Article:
China’s anti-corruption bodies and law enforcement organs have said they are exploring measures to get tougher on people who give bribes – not just officials who take them – and build a blacklist of suspected bribers.
The Central Commission for Discipline Inspection (CCDI), the Communist Party’s top anti-corruption watchdog, on Wednesday released a document jointly with other party and state agencies that outlined their intention to crack down on both bribers and bribe-takers.
“Stressing that punishment shall be given to both those who take bribes and those who offer them, the document specifies the investigation will focus on those committing multiple bribery, huge bribery or bribery to many people; party members and state employees offering bribes; bribery in key areas and fields; and major commercial bribery,” said a summary of the document posted on the CCDI website.
“[We] must be conscientiously aware that a major reason corruption has continued to happen is because bribers have resorted to whatever means to ‘entrap’ our party members and cadres.
“[We] must have a good grasp of the political harm of offering bribes, adopt various measures to strengthen precision and effectiveness in combating offering bribes so [we can] treat the symptoms and causes of corruption.
“[We] will organise [our resources] to carry out research on how to implement market entry and qualification restrictions for bribers, and the establishment of a ‘blacklist’ of the bribers.”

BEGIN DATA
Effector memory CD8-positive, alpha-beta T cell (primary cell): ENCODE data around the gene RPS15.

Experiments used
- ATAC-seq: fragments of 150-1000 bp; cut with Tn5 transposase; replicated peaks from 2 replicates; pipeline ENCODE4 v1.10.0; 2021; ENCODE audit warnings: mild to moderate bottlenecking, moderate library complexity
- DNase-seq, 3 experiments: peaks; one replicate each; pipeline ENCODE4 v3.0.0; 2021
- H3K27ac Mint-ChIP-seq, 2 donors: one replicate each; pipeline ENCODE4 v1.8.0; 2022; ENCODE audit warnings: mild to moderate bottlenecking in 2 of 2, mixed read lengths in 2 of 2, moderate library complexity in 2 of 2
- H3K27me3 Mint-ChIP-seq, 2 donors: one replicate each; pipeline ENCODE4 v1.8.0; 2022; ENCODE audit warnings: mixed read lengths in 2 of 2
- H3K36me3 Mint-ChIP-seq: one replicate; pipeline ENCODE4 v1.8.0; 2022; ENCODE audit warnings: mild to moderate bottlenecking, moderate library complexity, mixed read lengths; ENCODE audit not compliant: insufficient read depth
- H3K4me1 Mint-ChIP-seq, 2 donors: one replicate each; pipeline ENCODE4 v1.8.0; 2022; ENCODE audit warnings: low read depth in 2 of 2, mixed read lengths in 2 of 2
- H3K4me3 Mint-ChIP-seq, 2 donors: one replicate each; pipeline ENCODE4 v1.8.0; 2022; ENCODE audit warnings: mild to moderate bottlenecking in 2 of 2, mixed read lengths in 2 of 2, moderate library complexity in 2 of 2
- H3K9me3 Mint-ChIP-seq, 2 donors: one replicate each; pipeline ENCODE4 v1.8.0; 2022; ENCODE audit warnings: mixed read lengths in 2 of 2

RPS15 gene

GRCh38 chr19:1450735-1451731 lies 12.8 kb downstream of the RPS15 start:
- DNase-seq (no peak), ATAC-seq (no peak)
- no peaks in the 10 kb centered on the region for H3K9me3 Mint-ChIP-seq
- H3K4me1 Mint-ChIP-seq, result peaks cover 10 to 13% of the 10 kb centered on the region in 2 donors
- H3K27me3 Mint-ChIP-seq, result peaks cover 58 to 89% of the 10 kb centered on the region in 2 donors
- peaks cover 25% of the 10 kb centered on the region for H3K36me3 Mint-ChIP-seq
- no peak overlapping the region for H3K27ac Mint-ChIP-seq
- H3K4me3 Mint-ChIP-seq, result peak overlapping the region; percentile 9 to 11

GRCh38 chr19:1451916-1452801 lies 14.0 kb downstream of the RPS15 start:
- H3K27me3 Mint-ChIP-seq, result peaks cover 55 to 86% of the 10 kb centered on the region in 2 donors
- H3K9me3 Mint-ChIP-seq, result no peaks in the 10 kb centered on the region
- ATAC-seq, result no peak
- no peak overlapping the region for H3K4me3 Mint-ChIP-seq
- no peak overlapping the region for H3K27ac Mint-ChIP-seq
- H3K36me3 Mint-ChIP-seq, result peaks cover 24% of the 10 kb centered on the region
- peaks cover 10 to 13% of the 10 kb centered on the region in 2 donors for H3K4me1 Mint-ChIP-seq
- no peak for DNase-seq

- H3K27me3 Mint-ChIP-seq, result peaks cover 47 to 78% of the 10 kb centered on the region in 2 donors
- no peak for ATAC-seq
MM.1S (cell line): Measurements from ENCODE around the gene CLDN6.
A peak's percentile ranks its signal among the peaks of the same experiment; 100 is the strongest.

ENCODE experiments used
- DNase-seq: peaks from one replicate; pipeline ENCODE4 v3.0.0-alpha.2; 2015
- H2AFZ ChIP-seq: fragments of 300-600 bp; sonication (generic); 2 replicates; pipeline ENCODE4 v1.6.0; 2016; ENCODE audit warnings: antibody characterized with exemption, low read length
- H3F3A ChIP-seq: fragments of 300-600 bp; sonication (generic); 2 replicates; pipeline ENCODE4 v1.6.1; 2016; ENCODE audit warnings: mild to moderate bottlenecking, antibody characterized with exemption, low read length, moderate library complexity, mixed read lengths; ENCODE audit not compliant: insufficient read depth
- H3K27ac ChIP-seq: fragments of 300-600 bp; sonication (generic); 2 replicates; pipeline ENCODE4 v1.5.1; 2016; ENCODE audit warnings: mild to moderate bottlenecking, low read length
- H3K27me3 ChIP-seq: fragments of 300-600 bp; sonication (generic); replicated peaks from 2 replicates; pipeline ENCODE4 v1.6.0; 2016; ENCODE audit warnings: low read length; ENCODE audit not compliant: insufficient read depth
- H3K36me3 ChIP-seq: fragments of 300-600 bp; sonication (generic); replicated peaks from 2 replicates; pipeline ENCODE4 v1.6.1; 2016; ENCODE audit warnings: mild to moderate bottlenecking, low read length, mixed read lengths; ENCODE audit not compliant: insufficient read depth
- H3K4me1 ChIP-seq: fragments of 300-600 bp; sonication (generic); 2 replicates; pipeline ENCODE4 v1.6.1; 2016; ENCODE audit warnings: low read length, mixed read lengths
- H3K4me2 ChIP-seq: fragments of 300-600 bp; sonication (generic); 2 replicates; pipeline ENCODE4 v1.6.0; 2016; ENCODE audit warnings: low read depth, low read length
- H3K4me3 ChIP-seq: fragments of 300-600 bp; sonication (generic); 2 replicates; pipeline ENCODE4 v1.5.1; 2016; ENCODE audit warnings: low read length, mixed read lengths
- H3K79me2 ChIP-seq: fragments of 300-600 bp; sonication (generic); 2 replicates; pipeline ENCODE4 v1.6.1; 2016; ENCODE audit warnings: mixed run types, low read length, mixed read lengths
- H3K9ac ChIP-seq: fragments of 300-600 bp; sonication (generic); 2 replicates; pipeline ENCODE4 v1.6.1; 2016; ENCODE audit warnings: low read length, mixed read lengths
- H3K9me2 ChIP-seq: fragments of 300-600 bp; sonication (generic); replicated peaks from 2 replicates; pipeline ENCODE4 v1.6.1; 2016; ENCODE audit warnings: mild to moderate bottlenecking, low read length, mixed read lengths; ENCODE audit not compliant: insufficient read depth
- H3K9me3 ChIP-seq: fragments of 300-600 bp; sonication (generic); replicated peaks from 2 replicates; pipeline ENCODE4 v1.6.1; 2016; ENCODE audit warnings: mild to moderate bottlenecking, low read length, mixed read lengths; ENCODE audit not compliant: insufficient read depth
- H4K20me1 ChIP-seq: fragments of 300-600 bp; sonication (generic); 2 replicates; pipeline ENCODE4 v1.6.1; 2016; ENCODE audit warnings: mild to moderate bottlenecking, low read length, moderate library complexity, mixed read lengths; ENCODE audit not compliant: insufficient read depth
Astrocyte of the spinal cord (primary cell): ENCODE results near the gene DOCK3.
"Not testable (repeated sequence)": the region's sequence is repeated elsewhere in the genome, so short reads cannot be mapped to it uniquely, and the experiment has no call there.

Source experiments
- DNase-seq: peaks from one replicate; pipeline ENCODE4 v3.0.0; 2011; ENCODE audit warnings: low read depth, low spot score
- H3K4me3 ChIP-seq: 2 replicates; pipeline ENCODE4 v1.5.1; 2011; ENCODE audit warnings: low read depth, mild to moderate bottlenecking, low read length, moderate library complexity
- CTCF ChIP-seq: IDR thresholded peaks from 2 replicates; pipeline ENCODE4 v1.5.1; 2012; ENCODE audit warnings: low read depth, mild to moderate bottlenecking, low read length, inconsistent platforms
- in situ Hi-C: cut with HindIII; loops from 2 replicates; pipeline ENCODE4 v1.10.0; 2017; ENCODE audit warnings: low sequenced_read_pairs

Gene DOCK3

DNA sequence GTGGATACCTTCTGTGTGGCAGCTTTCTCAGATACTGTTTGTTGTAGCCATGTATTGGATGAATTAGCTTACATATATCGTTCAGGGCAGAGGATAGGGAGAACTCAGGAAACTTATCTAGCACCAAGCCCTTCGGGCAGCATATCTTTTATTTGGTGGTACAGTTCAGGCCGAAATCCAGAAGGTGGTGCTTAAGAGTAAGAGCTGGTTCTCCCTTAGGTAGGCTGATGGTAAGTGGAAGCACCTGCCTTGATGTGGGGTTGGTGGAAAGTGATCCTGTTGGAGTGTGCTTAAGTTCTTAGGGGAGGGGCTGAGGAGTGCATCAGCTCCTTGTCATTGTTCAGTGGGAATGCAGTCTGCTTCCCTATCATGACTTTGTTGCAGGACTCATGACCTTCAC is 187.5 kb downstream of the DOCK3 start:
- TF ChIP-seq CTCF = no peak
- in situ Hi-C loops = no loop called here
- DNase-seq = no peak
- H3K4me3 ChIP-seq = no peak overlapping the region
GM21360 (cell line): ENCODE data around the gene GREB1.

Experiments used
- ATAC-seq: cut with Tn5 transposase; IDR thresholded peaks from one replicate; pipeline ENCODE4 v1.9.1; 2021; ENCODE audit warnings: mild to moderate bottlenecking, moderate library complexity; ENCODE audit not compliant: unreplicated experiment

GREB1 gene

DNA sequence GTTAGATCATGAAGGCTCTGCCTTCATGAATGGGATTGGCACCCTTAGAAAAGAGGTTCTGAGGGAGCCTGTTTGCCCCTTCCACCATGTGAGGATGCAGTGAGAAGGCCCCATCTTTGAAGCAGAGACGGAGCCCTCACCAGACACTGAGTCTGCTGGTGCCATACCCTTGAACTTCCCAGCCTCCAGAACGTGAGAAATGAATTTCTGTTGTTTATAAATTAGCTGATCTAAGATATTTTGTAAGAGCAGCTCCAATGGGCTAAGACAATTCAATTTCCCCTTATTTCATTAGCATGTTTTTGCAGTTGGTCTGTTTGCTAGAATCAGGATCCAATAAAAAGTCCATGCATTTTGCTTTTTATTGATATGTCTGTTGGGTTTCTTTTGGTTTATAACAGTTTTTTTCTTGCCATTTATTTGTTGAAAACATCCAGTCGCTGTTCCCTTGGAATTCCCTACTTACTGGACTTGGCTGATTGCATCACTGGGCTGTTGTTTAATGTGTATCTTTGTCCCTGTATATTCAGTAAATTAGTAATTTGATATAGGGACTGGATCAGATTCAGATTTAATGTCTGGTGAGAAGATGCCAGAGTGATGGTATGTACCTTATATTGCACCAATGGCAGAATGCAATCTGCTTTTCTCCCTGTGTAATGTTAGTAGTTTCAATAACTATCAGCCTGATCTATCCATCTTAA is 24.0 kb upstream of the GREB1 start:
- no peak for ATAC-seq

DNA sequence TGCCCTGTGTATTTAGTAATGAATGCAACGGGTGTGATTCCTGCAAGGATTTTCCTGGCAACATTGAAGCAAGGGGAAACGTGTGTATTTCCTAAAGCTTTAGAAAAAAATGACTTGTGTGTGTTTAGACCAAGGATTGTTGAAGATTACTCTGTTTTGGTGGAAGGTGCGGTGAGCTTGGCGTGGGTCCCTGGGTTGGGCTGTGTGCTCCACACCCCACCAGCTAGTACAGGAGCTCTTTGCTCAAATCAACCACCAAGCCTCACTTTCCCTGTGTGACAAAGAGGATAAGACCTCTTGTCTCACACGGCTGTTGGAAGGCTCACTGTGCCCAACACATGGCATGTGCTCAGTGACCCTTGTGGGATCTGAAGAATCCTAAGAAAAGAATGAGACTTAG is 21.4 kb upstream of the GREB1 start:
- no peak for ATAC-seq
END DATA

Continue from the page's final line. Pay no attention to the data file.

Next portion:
The document was issued jointly by the CCDI, the National Supervision Commission, the Communist Party’s Organisation Department, the United Front Work Department, the Central Political and Legal Affairs Commission, the Supreme People’s Court and the Supreme People’s Procuratorate, emphasising a collective effort to crack down on bribery.
Hao Yachao, a partner at Beijing W&H Law Firm, which specialises in criminal cases, said that similar directives had been issued before but this one carried “a lot of political weight”.
“Such legal opinions are not new – the Supreme People’s Court and Supreme People’s Procuratorate jointly issued a similar legal opinion on harsher punishment for bribers in 1999,” Hao said.
“But this one is released by offices of much higher authority, covering more top agencies and reflecting a [more] solemn attitude and concerted effort [by the leadership] to target the bribers, because they are now regarded as a major cause of corruption.
“Beijing believes that it needs to tackle both the bribers and bribe-takers to be able to curb corruption effectively. [It wants to ensure] a cleaner and more transparent relationship between business and those in power.”
Michelle Miao, an associate professor in criminal law and the Chinese legal system at the Chinese University of Hong Kong, said the document was aimed at bringing “maximum preventive pressure over the whole business-government dealing process”.
It was not uncommon for anti-corruption investigators in China to offer bribers lighter sentences in exchange for information that could convict corrupt officials, and this would probably remain the case, Miao said.
“The anti-corruption agency wants to send a clear reminder to businesspeople and entities that risks associated with corruption have substantially increased. The punishment for offering bribes may not be criminal but may come in various alternative forms such as administrative and disciplinary measures, like barring market entry.”
President Xi Jinping has made a crackdown on corruption a central plank of his political agenda since he took power in 2012.
Five years ago, he gave a speech at the All-China Federation of Industry and Commerce, the country’s biggest business association, stressing the importance of a “close but clean” relationship between business and government.